Although it’s no longer popular in the 21st century, coachbuilding was a very active niche of the automotive industry until a few decades ago, with companies like Ghia, Zagato, Bertone, and Frua building customizing anything from luxury vehicles to sports cars. Most of them are unique and fetch ridiculous amounts at auctions, especially Ferraris, which change owners for millions of dollars.

However, while custom-built Ferraris such as the 250 Europa Coupe by Vignale or the 250 GT SWB Berlinetta Speciale by Bertone have achieved cult status, not all unique Ferraris are as celebrated. The list of largely forgotten creations also includes the Thomassima, a trio of heavily modified Ferraris built by Tom Meade in the 1960s.

Born in Hollywood and raised in Australia and Hawaii, Meade spent most of the 1960s in Italy sourcing parts for his projects. Between 1962 and 1969, he built the Thomassima I, II, and III. While the first car was lost in a flood and the third one is being display at the Ferrari Museum in Modena, the Thomassima II was considered lost since 1971. Come 2015, the car resurfaced in the U.S. and it’s being sold on eBay.

Continue reading to learn more about the 1967 Ferrari Thomassima.


1967 Ferrari Thomassima II High Resolution Exterior
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Built on an original Ferrari chassis, the Thomassima II’s design draws its styling cues from the iconic 330 P4 race car. The nose, the muscular front fenders, the canopy-like cabin, and the aerodynamic rear end were all shaped to resemble the P4’s. However, like many coach-built vehicles, Meade’s supercar sports many features of its own.

Thomassima II employs round taillights, a trademark for all Ferraris in the 1960s, but the clusters are different since they were sourced from another car.

First, the nose is longer, the headlamps significantly bigger, and the front fenders wider. The front overhang is also longer, while the rear is notably shorter, giving it a unique look. While Meade kept the 330 P4’s vents in the side skirts and rear fenders, as well as the cooling vents in the doors, he did alter the shape of the engine hood. Also, he removed the P4’s distinctive rear spoiler and front canards, as he wanted the Thomassima II to sport a more road-going appearance.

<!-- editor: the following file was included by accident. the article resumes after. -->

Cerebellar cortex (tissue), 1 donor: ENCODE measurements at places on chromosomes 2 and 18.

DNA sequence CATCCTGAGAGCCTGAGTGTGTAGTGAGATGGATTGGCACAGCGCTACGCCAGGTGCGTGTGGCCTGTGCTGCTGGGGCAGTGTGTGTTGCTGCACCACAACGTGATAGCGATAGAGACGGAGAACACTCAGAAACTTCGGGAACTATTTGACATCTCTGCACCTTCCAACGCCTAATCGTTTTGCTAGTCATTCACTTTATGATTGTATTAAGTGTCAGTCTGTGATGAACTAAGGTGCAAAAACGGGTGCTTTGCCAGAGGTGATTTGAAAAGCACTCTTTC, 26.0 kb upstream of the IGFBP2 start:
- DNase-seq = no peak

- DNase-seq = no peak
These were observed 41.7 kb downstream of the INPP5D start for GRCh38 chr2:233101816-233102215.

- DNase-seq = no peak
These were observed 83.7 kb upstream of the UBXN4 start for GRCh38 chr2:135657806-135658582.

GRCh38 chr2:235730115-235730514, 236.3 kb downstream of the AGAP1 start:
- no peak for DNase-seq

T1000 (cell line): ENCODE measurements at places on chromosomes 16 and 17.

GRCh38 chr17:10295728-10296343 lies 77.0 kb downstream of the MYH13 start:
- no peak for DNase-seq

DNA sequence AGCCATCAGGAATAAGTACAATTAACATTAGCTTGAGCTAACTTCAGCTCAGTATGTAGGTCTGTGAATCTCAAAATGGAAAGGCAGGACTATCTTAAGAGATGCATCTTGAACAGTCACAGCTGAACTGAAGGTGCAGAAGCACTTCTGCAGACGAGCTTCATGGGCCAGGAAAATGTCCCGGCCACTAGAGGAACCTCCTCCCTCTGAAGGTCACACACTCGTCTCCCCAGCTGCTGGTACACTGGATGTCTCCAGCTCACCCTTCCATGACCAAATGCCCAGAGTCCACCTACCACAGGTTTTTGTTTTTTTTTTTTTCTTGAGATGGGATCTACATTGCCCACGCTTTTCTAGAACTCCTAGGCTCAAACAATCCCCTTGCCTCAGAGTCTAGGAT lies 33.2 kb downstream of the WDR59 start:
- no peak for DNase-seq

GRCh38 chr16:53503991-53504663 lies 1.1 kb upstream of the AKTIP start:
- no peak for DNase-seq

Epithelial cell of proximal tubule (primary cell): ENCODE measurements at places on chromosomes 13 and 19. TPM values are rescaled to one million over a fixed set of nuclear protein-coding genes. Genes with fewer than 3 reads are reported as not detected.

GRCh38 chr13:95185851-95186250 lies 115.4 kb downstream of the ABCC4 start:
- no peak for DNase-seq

Around back, it features a simpler fascia compared to the P4. The spoiler is devoid of any grilles, while the diffuser and the unusual exhaust layout of the Ferrari have been replaced by a more conventional quad-pipe arrangement. Though the Thomassima II also employs round taillights, a trademark for all Ferraris in the 1960s, the clusters are different as they were sourced from another car.

In many ways, the Thomassima II seems like a hybrid between the Ferrari 330 P4 and the Alfa Romeo 33 Stradale concept. It’s less aggressive than the race car, but it has plenty of Italian flair attached to it.


1967 Ferrari Thomassima II High Resolution Exterior
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Unlike the exterior, the Thomassima II’s interior had nothing in common with the 330 P4. While the race car had a simple panel packed with buttons and switches for a dashboard, Meade’s sports car received a curvaceous unit with large speedometer and rev counter in front of the driver and three additional gauges on the passenger side. The floor received carpeting, while the seats were wrapped in soft materials to improve comfort. A three-spoke, leather-wrapped steering wheel was used instead of the P4’s racing wheel, but it’s design is far from appealing. In essence, the Thomassima II’s cockpit was spartan even for 1960s standards.